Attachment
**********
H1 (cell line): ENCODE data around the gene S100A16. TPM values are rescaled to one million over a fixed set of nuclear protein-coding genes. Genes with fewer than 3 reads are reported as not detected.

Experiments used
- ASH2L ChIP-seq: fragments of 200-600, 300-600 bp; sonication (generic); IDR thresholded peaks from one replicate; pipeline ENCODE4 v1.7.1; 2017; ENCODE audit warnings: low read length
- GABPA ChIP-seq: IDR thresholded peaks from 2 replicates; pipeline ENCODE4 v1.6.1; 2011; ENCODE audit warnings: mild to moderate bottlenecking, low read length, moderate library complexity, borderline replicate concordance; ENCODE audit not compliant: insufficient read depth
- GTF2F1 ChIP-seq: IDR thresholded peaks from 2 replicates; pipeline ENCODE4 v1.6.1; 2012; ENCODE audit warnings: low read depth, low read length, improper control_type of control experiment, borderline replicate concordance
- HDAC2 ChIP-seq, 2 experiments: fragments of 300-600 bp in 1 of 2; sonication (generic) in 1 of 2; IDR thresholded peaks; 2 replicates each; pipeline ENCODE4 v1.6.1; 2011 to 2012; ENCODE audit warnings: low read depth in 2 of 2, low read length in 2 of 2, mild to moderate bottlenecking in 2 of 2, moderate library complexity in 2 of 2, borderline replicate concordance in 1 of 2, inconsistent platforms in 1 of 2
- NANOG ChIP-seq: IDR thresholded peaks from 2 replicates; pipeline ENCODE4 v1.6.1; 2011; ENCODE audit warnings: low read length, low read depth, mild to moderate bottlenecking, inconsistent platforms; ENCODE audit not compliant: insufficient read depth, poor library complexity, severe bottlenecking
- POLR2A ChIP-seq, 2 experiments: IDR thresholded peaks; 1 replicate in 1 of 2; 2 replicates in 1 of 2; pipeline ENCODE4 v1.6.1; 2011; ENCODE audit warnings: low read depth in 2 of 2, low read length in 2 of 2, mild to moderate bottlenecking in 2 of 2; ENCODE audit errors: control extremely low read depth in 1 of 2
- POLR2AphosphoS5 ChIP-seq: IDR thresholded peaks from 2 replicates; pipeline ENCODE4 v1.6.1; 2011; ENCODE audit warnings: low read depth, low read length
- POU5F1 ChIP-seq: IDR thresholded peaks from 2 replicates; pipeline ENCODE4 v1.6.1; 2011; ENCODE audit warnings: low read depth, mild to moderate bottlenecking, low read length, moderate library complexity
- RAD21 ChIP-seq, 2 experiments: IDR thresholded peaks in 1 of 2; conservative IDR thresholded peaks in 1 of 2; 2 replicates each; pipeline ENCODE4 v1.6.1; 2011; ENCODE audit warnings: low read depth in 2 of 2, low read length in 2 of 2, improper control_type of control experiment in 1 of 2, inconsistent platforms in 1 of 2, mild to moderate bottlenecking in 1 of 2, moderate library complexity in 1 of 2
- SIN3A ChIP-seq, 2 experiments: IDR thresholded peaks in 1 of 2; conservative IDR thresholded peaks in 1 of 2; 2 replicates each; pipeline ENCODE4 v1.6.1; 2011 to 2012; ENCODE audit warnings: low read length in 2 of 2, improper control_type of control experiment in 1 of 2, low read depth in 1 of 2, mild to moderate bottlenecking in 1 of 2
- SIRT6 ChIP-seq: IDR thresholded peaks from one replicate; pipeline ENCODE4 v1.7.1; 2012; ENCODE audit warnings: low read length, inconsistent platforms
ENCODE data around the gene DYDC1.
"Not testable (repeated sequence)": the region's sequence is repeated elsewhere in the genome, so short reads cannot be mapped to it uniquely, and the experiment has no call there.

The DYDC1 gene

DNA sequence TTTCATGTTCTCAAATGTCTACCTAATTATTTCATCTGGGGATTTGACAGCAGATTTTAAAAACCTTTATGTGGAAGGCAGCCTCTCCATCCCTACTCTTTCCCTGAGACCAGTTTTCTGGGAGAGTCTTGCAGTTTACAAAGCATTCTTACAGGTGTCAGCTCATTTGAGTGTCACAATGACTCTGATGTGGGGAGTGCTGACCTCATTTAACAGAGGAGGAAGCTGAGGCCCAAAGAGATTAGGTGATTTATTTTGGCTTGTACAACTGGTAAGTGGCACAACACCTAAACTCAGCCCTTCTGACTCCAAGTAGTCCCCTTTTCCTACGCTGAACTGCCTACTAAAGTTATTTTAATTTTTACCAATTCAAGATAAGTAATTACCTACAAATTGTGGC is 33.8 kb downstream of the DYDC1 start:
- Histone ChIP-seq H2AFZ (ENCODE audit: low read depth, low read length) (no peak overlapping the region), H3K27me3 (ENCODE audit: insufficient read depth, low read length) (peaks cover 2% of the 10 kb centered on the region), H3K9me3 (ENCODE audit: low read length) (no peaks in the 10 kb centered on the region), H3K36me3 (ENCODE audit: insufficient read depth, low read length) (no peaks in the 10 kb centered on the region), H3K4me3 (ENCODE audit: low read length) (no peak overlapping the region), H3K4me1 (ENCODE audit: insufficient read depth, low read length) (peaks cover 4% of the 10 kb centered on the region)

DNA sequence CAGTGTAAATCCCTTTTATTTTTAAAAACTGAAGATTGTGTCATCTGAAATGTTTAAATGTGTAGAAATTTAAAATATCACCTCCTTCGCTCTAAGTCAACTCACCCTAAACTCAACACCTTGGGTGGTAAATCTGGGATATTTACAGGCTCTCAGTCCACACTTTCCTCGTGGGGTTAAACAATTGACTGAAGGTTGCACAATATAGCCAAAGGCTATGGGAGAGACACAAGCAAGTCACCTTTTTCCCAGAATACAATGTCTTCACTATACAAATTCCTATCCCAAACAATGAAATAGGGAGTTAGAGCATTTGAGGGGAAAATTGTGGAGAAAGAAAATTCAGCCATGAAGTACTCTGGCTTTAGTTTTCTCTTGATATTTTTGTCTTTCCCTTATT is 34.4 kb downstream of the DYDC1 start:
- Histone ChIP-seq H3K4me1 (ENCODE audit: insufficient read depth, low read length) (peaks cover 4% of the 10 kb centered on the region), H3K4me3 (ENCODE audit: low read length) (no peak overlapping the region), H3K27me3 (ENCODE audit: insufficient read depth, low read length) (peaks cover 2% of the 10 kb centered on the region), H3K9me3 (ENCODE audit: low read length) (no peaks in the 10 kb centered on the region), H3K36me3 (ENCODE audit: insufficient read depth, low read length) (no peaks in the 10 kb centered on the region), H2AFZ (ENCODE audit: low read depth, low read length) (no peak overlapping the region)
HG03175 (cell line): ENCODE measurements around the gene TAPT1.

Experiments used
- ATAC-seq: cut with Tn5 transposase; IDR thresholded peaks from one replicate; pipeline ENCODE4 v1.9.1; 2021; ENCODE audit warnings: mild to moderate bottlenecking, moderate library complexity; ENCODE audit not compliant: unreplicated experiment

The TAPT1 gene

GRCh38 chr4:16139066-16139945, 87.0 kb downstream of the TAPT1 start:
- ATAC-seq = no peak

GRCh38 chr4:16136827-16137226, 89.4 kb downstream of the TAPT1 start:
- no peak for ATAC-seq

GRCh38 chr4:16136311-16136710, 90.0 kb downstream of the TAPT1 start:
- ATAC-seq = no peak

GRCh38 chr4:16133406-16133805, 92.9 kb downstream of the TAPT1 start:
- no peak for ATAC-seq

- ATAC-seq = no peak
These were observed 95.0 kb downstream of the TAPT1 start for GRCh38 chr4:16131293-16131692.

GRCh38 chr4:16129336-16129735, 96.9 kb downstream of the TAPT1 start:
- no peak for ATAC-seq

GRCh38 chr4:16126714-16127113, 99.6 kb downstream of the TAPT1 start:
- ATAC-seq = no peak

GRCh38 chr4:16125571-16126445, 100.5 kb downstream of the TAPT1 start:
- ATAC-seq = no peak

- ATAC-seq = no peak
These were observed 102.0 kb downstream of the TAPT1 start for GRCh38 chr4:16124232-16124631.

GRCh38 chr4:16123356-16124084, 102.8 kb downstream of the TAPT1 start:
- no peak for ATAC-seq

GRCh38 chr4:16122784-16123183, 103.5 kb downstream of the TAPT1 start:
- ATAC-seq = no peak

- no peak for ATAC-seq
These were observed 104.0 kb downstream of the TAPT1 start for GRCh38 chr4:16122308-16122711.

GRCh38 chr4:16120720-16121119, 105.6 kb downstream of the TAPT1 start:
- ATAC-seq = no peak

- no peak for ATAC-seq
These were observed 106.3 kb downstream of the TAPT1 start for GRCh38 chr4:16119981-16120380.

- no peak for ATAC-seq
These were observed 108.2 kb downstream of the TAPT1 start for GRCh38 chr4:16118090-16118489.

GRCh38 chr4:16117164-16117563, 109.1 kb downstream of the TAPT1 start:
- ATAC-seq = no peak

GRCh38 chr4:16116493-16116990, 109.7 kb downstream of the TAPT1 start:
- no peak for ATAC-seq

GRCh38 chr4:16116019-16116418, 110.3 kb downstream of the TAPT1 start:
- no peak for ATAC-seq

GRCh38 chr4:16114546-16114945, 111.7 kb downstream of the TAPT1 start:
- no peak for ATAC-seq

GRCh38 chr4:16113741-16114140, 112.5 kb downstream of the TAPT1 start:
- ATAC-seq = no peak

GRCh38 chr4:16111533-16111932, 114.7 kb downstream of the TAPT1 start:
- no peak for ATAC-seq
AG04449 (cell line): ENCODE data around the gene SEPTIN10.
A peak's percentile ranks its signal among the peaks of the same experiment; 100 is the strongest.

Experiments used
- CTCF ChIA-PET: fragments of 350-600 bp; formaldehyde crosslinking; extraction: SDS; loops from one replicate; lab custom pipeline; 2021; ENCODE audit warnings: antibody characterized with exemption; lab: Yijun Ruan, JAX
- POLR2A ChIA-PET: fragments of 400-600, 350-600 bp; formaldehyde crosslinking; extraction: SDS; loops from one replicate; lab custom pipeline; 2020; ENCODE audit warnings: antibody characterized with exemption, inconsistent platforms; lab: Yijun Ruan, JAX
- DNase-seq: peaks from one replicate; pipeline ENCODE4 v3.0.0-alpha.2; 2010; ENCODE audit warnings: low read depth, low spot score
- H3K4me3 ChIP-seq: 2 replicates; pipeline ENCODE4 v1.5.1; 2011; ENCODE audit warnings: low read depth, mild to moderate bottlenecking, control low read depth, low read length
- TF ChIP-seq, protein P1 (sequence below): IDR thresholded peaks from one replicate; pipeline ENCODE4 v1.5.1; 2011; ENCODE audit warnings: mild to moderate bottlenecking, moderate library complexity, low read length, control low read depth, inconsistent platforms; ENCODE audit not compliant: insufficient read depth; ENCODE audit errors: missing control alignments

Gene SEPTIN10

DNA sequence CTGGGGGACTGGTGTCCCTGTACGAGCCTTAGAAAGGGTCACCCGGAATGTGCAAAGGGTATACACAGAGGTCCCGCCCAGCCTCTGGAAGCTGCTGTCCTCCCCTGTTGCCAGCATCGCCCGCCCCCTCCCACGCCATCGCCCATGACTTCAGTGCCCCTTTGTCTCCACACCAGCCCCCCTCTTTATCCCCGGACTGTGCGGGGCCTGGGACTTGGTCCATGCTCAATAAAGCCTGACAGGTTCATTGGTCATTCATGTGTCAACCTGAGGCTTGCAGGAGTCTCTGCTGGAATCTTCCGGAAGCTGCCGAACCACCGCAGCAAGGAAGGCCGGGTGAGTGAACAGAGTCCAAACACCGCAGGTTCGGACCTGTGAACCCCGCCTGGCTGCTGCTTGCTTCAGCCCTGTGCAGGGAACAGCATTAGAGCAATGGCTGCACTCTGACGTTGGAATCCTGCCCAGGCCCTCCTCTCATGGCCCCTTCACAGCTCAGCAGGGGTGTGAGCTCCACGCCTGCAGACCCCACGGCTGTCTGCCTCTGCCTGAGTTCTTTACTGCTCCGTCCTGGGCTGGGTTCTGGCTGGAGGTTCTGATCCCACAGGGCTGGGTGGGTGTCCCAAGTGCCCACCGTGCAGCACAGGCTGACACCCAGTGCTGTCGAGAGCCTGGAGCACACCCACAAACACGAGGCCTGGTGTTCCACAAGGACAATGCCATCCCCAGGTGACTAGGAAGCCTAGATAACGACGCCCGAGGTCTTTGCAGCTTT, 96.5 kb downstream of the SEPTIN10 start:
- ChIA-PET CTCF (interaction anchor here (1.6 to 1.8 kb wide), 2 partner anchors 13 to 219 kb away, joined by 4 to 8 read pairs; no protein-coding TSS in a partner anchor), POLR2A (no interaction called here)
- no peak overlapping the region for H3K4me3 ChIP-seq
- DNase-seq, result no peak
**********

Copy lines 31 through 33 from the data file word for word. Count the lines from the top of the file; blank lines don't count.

GRCh38 chr4:16133406-16133805, 92.9 kb downstream of the TAPT1 start:
- no peak for ATAC-seq

- ATAC-seq = no peak